Who discovered positron annihilation?

Positron annihilatioTim Dunker
In the early 1930s, the positron, pair production, and, at last, positron annihilation were discovered. Over the years, several scientists have been credited with the discovery of the annihilation radiation. Commonly, Thibaud and Joliot have received credit for the discovery of positron annihilation. A conversation between Werner Heisenberg and Theodor Heiting prompted me to examine relevant publications, when these were submitted and published, and how experimental results were interpreted in the relevant articles. I argue that it was Theodor Heiting – usually not mentioned at all in relevant publications – who discovered positron annihilation, and that he should receive proper credit.
Read more at https://arxiv.org/pdf/1809.04815.pdf

Introduction to neutrino astronomy

neutrino flux

Energy dependence of the neutrino fluxes produced by the different nuclear processes in the Sun

Andrea Gallo Rosso, Carlo Mascaretti, Andrea Palladino, Francesco Vissani
This writeup is an introduction to neutrino astronomy, addressed to astronomers and written by astroparticle physicists. While the focus is on achievements and goals in neutrino astronomy, rather than on the aspects connected to particle physics, we will introduce the particle physics concepts needed to appreciate those aspects that depend on the peculiarity of the neutrinos. The detailed layout is as follows: In Sect.~1, we introduce the neutrinos, examine their interactions, and present neutrino detectors and telescopes. In Sect.~2, we discuss solar neutrinos, that have been detected and are matter of intense (theoretical and experimental) studies. In Sect.~3, we focus on supernova neutrinos, that inform us on a very dramatic astrophysical event and can tell us a lot on the phenomenon of gravitational collapse. In Sect.~4, we discuss the highest energy neutrinos, a very recent and lively research field. In Sect.~5, we review the phenomenon of neutrino oscillations and assess its relevance for neutrino astronomy. Finally, we offer a brief overall assessment and a summary in Sect.~6. The material is selected – i.e., not all achievements are reviewed – and furthermore it is kept to an introductory level, but efforts are made to highlight current research issues. In order to help the beginner, we prefer to limit the list of references, opting whenever possible for review works and books.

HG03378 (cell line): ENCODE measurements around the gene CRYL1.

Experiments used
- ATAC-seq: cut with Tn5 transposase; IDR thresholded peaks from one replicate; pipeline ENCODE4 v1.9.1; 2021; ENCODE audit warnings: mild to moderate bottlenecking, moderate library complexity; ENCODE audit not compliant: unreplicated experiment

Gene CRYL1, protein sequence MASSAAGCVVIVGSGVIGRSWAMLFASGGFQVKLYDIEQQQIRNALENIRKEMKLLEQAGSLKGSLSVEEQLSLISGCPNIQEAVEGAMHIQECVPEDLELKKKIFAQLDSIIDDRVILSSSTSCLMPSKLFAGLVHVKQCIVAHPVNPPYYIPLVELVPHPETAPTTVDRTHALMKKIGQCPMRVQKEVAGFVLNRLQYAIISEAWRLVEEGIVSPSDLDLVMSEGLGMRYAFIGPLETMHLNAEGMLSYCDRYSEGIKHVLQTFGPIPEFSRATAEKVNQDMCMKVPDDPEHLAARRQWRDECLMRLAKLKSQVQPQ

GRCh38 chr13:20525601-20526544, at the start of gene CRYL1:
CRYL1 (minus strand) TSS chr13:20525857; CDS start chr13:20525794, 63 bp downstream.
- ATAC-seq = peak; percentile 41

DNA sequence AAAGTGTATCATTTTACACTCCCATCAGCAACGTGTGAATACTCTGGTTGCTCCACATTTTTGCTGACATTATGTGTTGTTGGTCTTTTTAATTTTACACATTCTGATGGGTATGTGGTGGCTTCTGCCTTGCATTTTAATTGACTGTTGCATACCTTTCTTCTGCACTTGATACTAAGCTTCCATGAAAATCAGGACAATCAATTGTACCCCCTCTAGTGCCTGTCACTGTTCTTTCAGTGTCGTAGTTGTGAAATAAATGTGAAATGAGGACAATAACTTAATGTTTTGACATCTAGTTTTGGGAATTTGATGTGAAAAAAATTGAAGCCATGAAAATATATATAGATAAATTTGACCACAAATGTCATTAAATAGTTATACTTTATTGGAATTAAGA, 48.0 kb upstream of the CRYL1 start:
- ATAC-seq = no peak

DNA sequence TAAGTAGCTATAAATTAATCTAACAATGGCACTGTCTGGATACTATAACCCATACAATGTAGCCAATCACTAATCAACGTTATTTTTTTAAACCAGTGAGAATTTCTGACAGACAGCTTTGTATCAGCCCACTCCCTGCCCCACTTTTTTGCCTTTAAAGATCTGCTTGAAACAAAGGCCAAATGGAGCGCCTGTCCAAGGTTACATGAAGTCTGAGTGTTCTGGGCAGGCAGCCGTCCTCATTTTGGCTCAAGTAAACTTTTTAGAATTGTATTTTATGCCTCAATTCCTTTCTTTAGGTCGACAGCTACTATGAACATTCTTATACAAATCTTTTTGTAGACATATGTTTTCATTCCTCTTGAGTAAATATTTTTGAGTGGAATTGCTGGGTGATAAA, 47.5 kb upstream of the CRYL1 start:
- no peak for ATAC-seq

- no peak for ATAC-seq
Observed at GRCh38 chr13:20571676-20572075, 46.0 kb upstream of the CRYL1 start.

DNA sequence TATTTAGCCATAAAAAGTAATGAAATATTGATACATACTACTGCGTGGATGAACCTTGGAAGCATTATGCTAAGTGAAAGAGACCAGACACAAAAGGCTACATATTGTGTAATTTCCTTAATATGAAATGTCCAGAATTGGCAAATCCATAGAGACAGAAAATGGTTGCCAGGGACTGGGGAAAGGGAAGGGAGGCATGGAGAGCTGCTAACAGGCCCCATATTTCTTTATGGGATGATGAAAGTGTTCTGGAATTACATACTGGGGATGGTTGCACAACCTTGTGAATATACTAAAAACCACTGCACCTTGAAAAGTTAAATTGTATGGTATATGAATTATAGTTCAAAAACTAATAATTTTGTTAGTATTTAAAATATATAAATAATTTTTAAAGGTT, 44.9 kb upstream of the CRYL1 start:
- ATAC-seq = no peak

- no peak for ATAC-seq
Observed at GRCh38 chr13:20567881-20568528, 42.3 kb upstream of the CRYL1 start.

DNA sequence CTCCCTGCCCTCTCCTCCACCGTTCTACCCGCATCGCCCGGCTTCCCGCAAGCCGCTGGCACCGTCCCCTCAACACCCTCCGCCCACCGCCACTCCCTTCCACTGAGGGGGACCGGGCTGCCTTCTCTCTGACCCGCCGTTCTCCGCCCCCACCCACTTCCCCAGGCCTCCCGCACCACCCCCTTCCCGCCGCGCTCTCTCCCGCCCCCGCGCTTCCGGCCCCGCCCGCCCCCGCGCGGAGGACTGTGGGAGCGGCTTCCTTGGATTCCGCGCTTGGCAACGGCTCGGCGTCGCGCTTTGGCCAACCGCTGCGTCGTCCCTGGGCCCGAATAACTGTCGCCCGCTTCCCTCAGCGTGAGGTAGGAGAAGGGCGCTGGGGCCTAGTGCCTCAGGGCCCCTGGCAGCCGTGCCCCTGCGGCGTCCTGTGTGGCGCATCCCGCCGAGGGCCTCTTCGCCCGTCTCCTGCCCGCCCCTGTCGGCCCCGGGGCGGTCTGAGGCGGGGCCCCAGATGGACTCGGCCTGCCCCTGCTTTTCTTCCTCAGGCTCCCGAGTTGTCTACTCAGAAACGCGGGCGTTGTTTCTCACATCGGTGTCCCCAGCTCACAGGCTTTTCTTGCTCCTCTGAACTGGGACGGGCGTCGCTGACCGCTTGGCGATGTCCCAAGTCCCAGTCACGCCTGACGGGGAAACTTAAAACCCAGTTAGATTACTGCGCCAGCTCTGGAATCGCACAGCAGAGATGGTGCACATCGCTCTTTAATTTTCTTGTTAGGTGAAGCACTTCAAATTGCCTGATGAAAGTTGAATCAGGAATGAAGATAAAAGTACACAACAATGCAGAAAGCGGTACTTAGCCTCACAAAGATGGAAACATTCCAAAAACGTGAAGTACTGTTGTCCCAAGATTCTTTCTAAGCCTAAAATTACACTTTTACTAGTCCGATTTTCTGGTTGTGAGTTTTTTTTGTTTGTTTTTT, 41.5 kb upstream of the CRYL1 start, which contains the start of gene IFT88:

Read more at https://arxiv.org/pdf/1806.06339.pdf

A short walk through the physics of neutron stars

A schematic cross section of a neutron star illustrating the various regions discussed in the text. The different regions shown are not drawn on scale.

Isaac Vidana
In this work we shortly review several aspects of the physics of neutron stars. After the introduction we present a brief historical overview of the idea of neutron stars as well as of the theoretical and observational developments that followed it from the mid 1930s to the present. Then, we review few aspects of their observation discussing, in particular, the different types of telescopes that are used, the many astrophysical manifestations of these objects, and several observables such as masses, radii or gravitational waves. Finally, we briefly summarize some of theoretical issues like their composition, structure equations, equation of state, and neutrino emission and cooling.
read more at https://arxiv.org/pdf/1805.00837.pdf

Cosmic Instability Could Have Created Dark Matter

A proposed instability in the Higgs field could have seeded the Universe with primordial black holes that now serve as dark matter.

Our Universe may be sitting on the edge of destruction, as theory suggests that the Higgs field is in a metastable state. If this field tunneled to its “true” minimum energy state, the release of energy would be cataclysmic. The danger may be over-stated, as other physical mechanisms could have kept the Universe stable throughout its history. Nevertheless, the Higgs instability could have a major cosmological impact as the source of dark matter. According to this new scenario, dark matter consists of a large population of black holes that formed from fluctuations in the unstable Higgs field at the dawn of the Universe. These so-called primordial black holes have been proposed before, but this is the first hypothesis that doesn’t require physics beyond the standard model.

Physicists have long been aware that the Universe might rest in a “false vacuum.” This idea has recently taken on new urgency, as calculations based on the measured Higgs mass have shown that a lower energy state may exist for the Higgs field. Analyzing the implications of the Higgs instability, José Espinosa, from the Catalan Institution for Research and Advanced Studies (ICREA) in Spain, and David Racco and Antonio Riotto, both at the University of Geneva, have found that this menacing mechanism could—counterintuitively—be instrumental in creating the dark matter that makes galaxies and other life-accommodating structures possible. In their calculations, the team explored fluctuations in the Higgs field during an early expansion phase of the Universe, called inflation. Under certain assumptions, these fluctuations become seeds for microscopic black holes with masses around 1015 kg that could have a density consistent with cosmological predictions of dark matter.

Michael Schirber – https://physics.aps.org/synopsis-for/10.1103/PhysRevLett.120.121301